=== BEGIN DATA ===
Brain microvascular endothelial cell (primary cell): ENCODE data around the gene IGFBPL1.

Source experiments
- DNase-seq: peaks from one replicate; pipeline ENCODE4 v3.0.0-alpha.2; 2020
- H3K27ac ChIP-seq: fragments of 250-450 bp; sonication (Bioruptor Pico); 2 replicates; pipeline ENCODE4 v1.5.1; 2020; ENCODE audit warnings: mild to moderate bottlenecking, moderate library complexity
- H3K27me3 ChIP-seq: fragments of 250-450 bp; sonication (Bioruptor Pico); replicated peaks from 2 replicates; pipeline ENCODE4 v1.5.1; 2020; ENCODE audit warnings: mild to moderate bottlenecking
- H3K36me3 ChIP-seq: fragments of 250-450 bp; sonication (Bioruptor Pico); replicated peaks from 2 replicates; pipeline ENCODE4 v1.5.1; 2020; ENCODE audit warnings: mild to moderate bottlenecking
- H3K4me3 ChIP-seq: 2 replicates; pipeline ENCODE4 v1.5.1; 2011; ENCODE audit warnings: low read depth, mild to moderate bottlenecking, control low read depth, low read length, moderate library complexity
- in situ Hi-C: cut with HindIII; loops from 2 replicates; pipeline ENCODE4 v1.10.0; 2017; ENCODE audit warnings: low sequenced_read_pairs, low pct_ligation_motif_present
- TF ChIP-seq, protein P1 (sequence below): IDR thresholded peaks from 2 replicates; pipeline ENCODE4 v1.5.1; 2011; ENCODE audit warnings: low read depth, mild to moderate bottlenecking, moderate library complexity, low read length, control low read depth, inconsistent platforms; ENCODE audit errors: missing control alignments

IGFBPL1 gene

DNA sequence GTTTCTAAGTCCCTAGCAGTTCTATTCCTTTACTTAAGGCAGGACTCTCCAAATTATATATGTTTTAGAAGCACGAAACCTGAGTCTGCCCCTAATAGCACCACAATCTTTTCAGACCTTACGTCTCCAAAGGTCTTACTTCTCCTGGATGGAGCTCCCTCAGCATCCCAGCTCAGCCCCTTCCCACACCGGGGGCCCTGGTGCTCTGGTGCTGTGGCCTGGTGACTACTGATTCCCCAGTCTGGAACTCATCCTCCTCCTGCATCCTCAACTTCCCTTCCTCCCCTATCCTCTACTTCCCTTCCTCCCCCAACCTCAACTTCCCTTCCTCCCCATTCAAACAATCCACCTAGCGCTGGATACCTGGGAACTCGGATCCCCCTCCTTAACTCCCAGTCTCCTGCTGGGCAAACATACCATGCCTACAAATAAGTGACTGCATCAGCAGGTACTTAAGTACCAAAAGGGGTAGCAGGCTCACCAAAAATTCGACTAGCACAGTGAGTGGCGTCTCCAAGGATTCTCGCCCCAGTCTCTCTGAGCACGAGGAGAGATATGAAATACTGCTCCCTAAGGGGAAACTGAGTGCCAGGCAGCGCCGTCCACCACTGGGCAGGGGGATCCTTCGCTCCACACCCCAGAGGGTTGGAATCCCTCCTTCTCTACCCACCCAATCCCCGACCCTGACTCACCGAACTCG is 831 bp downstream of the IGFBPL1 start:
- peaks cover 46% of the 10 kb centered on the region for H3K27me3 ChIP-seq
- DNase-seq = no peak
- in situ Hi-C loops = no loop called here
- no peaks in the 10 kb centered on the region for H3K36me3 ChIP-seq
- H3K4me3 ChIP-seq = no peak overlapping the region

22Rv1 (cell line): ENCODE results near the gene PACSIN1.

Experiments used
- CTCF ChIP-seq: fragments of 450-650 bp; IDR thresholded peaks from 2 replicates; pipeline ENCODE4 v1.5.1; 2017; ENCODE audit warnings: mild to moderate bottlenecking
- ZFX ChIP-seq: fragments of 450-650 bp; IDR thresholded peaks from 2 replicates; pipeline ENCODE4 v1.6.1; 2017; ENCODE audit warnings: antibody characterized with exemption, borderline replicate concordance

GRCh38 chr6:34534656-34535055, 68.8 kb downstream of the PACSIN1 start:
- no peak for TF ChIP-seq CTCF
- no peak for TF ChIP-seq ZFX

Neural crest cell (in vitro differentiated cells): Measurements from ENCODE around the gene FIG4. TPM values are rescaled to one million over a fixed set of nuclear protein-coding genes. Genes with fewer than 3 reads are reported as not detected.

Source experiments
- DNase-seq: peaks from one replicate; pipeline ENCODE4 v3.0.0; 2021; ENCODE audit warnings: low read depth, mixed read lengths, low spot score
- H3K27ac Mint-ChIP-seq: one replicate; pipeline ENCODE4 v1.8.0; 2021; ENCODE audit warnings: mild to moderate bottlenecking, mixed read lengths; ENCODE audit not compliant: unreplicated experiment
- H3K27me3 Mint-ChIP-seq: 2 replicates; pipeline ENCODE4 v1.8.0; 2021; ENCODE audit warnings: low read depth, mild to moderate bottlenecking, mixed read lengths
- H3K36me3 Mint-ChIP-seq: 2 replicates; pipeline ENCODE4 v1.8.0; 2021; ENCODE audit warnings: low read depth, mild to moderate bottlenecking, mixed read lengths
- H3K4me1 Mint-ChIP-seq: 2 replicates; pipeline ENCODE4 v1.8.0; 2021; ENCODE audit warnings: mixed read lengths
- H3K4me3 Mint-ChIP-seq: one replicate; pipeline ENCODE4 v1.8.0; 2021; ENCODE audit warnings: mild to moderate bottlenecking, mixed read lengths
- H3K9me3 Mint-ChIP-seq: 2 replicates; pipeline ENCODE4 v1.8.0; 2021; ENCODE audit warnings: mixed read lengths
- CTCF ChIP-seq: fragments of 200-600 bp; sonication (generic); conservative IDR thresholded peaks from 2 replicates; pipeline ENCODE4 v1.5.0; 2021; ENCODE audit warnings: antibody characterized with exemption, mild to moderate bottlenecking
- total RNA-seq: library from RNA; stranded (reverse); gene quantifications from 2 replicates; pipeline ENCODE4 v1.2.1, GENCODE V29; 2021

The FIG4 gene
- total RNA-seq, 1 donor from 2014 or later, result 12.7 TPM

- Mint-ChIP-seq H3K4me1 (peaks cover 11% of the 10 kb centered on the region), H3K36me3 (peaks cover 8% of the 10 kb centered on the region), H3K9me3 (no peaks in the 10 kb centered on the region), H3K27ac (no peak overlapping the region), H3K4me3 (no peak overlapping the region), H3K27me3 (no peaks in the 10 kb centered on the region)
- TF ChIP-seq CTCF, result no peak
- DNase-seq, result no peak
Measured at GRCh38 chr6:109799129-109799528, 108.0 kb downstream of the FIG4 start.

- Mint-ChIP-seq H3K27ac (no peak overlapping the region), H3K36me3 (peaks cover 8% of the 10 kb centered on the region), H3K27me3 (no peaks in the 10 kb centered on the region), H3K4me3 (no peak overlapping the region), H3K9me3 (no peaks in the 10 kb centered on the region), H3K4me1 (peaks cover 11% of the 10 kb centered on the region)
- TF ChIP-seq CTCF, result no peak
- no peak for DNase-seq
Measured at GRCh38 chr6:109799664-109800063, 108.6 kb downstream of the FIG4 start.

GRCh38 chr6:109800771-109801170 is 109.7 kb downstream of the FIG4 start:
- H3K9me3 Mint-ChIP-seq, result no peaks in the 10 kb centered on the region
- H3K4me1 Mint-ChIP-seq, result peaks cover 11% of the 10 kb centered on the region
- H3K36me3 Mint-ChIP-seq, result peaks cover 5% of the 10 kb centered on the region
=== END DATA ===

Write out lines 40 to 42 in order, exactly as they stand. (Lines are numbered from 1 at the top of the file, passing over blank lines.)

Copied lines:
Measured at GRCh38 chr6:109799129-109799528, 108.0 kb downstream of the FIG4 start.

- Mint-ChIP-seq H3K27ac (no peak overlapping the region), H3K36me3 (peaks cover 8% of the 10 kb centered on the region), H3K27me3 (no peaks in the 10 kb centered on the region), H3K4me3 (no peak overlapping the region), H3K9me3 (no peaks in the 10 kb centered on the region), H3K4me1 (peaks cover 11% of the 10 kb centered on the region)
- TF ChIP-seq CTCF, result no peak